MOST people do their bit to give their pets a good life. Some also keep a caring eye on neighbouring pets or farm animals and make animal- friendly choices.
Others get actively involved in campaigns.
These days, it’s not unusual to hear of people gathering footage on their mobile phones at live export loading ports, farms, or wherever they see animals being poorly treated.
This footage helps bring the mistreatment of animals into the fore and calls out perpetrators of cruel practices.
Animal protection organisations have gathered large amounts of footage showing abuse at animal- handling sites.
Most who view this footage couldn’t help but be moved when the gore and brutality that is normally hidden from view is revealed.
Animal advocates – both here and overseas – are having an impact and touching nerves in the farming business.
They are regularly accused of running a vegetarian agenda, but it is meat eaters who have the most to gain from ensuring a safe meat supply.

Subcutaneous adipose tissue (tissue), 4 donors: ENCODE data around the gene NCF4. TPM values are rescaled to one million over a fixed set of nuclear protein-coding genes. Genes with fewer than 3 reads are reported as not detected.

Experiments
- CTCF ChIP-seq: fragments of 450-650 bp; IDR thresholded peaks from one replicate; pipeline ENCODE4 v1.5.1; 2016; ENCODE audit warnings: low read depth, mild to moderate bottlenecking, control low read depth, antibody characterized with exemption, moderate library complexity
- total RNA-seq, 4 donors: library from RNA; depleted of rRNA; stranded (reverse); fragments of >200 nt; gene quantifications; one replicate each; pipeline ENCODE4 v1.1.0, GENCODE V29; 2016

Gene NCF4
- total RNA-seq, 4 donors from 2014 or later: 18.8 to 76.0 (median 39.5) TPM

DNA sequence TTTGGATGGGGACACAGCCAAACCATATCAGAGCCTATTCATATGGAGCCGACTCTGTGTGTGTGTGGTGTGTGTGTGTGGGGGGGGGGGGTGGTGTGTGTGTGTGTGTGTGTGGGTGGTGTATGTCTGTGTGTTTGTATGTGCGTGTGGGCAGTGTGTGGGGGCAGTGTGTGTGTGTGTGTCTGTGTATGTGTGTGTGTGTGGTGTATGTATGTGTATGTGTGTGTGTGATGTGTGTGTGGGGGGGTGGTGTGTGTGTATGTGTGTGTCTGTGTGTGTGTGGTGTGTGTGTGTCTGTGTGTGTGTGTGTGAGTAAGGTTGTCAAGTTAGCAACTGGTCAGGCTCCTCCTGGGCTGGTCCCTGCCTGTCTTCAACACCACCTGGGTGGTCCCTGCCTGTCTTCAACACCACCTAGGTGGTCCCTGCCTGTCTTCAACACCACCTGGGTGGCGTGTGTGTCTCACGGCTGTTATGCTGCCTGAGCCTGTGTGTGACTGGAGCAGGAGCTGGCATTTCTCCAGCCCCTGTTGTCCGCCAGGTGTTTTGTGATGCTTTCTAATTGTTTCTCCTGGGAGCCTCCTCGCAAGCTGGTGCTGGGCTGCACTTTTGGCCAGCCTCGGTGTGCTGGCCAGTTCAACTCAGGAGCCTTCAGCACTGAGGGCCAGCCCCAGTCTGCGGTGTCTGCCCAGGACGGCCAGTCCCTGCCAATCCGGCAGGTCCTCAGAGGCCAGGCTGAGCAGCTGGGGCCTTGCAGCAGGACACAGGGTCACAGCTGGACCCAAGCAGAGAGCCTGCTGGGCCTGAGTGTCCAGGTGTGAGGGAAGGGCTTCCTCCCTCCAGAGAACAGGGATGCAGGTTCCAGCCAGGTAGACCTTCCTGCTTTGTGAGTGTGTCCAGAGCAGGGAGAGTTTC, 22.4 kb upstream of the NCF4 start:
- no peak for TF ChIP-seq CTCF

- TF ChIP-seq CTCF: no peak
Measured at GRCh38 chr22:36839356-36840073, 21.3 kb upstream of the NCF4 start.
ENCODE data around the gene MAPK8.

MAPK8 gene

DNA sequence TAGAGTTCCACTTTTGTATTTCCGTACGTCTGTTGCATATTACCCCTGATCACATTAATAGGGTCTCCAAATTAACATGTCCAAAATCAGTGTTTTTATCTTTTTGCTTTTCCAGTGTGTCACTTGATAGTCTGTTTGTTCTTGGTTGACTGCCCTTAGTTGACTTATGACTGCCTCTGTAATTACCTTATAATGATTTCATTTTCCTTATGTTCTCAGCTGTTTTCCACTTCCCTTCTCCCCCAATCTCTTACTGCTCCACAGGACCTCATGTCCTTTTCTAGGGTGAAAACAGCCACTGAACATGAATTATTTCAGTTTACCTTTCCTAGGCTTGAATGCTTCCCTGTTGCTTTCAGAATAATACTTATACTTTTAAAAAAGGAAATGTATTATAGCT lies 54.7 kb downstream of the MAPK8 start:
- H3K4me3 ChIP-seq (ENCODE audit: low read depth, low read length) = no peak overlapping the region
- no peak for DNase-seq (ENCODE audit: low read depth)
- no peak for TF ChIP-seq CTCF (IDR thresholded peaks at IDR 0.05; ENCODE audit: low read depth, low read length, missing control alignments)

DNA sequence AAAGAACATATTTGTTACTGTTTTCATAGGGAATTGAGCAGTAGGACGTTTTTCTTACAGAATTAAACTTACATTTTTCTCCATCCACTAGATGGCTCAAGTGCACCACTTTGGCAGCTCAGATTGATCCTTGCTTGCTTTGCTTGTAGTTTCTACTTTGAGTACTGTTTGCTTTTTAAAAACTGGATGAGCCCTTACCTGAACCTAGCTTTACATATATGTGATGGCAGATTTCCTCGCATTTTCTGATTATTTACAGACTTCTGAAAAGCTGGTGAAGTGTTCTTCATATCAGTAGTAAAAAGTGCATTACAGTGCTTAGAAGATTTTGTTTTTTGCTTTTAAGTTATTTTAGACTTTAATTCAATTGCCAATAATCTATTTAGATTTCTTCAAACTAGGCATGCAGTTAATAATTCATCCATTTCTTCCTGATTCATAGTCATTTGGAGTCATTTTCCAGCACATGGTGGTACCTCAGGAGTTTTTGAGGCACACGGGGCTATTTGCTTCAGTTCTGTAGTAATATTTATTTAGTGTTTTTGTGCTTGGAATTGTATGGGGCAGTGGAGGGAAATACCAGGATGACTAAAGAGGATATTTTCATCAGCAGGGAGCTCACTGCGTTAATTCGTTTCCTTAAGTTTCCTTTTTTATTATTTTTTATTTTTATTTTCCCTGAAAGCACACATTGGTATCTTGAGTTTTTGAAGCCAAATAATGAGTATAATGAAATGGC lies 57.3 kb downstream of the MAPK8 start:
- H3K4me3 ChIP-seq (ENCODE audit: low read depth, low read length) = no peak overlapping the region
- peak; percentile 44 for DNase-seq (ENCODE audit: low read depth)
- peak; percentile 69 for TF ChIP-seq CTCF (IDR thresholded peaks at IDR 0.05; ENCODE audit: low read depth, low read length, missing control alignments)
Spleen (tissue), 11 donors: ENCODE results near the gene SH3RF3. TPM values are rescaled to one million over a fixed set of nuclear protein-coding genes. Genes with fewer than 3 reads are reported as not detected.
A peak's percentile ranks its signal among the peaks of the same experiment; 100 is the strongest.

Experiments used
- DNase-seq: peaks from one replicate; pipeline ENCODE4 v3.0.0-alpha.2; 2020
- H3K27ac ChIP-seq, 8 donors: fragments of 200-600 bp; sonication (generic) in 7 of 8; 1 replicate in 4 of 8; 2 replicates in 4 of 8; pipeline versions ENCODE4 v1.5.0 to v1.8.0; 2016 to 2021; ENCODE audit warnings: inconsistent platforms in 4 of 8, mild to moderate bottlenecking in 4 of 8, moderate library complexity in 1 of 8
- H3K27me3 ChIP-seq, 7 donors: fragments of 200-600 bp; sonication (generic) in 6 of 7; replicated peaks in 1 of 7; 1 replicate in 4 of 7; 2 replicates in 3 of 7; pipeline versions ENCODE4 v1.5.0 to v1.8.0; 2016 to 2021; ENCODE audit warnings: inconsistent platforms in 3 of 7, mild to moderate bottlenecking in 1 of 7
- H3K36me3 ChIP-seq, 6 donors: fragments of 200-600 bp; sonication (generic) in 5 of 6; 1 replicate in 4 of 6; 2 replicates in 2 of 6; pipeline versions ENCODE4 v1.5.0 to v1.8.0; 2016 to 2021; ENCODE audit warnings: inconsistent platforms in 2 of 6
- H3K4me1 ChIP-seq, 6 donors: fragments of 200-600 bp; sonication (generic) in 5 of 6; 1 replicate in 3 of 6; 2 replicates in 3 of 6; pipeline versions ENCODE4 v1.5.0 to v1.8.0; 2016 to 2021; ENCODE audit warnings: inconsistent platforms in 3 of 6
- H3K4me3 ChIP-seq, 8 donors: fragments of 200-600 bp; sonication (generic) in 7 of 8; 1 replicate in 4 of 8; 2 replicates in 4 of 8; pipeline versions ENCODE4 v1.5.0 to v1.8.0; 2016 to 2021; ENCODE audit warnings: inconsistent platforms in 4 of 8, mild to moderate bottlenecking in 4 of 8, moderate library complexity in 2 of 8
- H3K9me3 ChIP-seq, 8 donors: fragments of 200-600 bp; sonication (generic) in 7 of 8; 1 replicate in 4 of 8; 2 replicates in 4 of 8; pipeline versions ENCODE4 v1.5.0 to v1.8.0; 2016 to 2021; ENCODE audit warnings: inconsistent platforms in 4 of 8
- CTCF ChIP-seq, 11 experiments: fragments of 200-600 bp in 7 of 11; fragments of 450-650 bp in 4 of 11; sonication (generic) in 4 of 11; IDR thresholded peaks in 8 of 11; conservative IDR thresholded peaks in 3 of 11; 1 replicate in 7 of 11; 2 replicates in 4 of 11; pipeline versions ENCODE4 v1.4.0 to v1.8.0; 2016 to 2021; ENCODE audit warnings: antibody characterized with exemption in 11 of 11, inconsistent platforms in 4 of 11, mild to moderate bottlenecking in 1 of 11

In the US, agribusiness is pushing for “ag- gag” laws to stop under-cover filming at slaughter houses and on farms.
The laws would force footage of animal abuse to be surrendered to authorities and, if this were not done, the person filming would face jail time.
It begs the question: what is going on that the industry is so worried about the public seeing?
Is it that some farming or handling practices simply can’t be defended and must be kept hidden?
Do industry bodies realise consumers want more information – not less – about where their meat comes from?
Tasmania’s Brightside Farm Sanctuary invites you to meet four courageous voices for animal protection – Lyn White ( Animals Australia), Philip Wollen, ( philanthropist), Bob Brown ( environmentalist) and Alex Cearn ( photographer) at a fundraising gala in Hobart on Saturday. All proceeds go to the animals. For more details or to buy tickets, visit www.brightside.org.au